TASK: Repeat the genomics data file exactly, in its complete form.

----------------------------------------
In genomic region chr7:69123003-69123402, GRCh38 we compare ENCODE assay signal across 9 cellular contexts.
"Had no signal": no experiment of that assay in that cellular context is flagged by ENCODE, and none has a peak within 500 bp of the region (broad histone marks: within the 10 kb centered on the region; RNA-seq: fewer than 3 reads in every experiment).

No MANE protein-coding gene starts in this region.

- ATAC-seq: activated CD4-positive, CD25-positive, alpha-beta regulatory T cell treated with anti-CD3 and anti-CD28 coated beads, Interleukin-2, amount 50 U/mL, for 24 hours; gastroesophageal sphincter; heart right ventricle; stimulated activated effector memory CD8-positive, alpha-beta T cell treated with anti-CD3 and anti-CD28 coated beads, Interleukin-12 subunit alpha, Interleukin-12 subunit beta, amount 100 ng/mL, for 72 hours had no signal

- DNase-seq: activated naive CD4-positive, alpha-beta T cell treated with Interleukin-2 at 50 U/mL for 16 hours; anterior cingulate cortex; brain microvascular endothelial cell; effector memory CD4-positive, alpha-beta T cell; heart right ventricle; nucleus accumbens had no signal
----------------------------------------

In genomic region chr7:69123003-69123402, GRCh38 we compare ENCODE assay signal across 9 cellular contexts.
"Had no signal": no experiment of that assay in that cellular context is flagged by ENCODE, and none has a peak within 500 bp of the region (broad histone marks: within the 10 kb centered on the region; RNA-seq: fewer than 3 reads in every experiment).

No MANE protein-coding gene starts in this region.

- ATAC-seq: activated CD4-positive, CD25-positive, alpha-beta regulatory T cell treated with anti-CD3 and anti-CD28 coated beads, Interleukin-2, amount 50 U/mL, for 24 hours; gastroesophageal sphincter; heart right ventricle; stimulated activated effector memory CD8-positive, alpha-beta T cell treated with anti-CD3 and anti-CD28 coated beads, Interleukin-12 subunit alpha, Interleukin-12 subunit beta, amount 100 ng/mL, for 72 hours had no signal

- DNase-seq: activated naive CD4-positive, alpha-beta T cell treated with Interleukin-2 at 50 U/mL for 16 hours; anterior cingulate cortex; brain microvascular endothelial cell; effector memory CD4-positive, alpha-beta T cell; heart right ventricle; nucleus accumbens had no signal